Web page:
Even if Saddam Hussein were to withdraw from Kuwait tomorrow, an unlikely scenario, U.S. troops would occupy Kuwait for months and perhaps up to a year to police the retreat, retired military officials and analysts say.
Hopes for a quick return of America's 520,000 troops in the gulf are elusive, a gloomy outlook for anxious families stateside."Our troops won't move until all the Iraqi forces, including their armor, are back into Iraq," retired Army Maj. Gen. J. Milnor Roberts said.
Pentagon officials, speaking on condition of anonymity, said that could take months, even up to a year if the Iraqis leave behind their vast fields of land and sea mines.
"They're going to have a massive logistic problem just gathering up their debris," said retired Rear Adm. Eugene Carroll of the Center for Defense Information. "There's lots of garbage out there."
Iraq's 540,000 troops in the Kuwaiti theater have planted several million mines and are said to have stockpiles of at least 1,000 tons of chemical warfare munitions along with thousands of tanks and artillery guns.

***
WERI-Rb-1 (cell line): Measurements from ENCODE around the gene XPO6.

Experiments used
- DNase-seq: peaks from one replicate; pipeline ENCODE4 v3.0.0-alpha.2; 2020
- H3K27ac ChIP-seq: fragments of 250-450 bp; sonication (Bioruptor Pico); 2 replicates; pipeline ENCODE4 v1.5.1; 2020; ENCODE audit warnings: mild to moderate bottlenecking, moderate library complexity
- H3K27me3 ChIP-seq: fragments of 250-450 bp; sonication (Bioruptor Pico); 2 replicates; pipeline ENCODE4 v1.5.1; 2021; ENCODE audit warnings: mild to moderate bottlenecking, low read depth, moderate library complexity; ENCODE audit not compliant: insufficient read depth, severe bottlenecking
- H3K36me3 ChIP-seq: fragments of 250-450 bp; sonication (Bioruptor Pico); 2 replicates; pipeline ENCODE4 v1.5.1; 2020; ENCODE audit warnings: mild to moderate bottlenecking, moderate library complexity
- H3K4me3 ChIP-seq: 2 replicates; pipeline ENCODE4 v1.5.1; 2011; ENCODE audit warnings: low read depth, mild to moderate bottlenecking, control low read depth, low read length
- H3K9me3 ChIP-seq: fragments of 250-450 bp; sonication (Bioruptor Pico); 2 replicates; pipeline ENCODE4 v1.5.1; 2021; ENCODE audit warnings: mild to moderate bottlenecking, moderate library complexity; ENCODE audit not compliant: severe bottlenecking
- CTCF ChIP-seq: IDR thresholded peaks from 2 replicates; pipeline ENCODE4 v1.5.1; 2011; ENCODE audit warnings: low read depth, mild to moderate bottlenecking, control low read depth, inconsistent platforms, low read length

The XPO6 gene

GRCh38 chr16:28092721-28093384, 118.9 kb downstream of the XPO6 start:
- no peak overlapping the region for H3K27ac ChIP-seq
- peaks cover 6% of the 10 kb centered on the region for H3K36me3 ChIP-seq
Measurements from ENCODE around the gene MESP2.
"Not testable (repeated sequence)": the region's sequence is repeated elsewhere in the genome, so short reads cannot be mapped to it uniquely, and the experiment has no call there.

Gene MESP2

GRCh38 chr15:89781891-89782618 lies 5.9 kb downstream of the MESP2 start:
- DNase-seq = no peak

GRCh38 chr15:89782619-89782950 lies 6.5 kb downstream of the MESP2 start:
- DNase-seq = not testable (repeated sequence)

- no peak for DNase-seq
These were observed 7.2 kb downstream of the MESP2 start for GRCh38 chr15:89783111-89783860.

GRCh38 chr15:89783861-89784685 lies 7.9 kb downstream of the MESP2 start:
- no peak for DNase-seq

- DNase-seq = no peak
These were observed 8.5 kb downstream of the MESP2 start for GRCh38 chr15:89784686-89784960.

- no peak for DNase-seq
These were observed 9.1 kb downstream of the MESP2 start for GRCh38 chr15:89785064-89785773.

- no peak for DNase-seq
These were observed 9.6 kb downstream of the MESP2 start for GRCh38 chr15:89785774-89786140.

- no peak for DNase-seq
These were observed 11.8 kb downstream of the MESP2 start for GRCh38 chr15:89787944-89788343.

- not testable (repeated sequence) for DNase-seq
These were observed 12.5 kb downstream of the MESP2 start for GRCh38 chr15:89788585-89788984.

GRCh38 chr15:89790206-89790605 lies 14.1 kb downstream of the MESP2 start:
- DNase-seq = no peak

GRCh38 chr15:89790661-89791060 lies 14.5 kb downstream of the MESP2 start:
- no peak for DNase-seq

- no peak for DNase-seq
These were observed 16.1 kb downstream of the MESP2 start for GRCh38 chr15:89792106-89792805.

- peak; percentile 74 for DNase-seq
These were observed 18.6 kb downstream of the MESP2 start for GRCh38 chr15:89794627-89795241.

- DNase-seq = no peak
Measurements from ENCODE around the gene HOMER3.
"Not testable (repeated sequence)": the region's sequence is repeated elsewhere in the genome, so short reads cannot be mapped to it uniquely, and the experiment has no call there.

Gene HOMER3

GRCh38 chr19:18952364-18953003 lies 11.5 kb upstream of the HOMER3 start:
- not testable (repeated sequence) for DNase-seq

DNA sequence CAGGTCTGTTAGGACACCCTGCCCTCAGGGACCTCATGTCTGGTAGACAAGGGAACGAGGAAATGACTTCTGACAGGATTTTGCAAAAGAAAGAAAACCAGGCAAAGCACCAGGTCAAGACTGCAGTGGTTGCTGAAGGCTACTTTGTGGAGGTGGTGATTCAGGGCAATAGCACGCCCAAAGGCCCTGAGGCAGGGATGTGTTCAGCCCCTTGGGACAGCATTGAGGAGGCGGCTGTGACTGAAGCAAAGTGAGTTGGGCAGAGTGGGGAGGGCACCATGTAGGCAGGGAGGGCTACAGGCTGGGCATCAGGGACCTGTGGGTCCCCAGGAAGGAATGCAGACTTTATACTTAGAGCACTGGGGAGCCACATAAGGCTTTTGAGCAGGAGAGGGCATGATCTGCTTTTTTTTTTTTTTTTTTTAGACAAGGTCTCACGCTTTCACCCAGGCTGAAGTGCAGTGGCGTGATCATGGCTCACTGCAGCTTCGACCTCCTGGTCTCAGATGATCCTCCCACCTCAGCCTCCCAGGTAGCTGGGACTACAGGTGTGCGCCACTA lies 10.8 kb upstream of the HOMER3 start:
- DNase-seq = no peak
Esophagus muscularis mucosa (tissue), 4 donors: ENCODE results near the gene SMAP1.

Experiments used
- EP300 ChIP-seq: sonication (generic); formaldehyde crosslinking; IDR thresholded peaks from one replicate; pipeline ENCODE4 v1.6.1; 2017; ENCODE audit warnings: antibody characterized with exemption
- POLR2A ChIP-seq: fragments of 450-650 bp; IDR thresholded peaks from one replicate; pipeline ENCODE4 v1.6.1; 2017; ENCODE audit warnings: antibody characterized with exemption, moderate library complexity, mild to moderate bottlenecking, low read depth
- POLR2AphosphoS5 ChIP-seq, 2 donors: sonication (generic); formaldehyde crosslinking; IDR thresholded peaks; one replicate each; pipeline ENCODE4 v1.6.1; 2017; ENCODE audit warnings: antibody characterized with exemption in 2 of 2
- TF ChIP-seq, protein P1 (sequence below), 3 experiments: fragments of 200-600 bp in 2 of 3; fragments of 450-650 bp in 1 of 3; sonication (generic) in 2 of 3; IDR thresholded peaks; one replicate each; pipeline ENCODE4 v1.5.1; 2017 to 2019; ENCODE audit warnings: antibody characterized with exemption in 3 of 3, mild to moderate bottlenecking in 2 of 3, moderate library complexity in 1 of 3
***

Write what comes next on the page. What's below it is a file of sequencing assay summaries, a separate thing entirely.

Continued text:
The U.S.-led coalition must also be sure that a withdrawal, once it begins, is the real thing.
"We need some commitment that they will continue north, that they won't just camp on the border," Carroll said.
Any pullout must be led by Saddam's military vanguard, the Republican Guards, said Richard F. Staar, former U.S. negotiator on troop reductions in Europe and now a Hoover Institution scholar.
"If he brings back cannon fodder, that doesn't mean anything," Staar said, referring to Iraq's young and poorly trained troops on the Kuwaiti front line.
Staar said a continued military presence, preferably U.N. rather than American, will be needed in Iraq as well as Kuwait because "if that guy still remains in power, I'm sure he's going to continue trying to rebuild his military assets."
He said the international community will have to "retain some kind of a trip wire there" to respond to any new aggression from a surviving Saddam.
If he is overthrown or killed, an international force, including some Americans, might still be needed to keep Iraq from slipping into chaos.
Analysts stressed that any semipermanent monitoring force, whether in Iraq or Kuwait, should consist mainly of troops from Arab states such as Saudi Arabia and Turkey or neutral countries such as Sweden. "The community out there is very uneasy with this Goliath sustaining a presence after these hostilities are over," Carroll said.
But one Pentagon military official said two years might be needed to clear out the vast amount of U.S. equipment funneled into the Persian Gulf pipeline since the crisis broke out last August.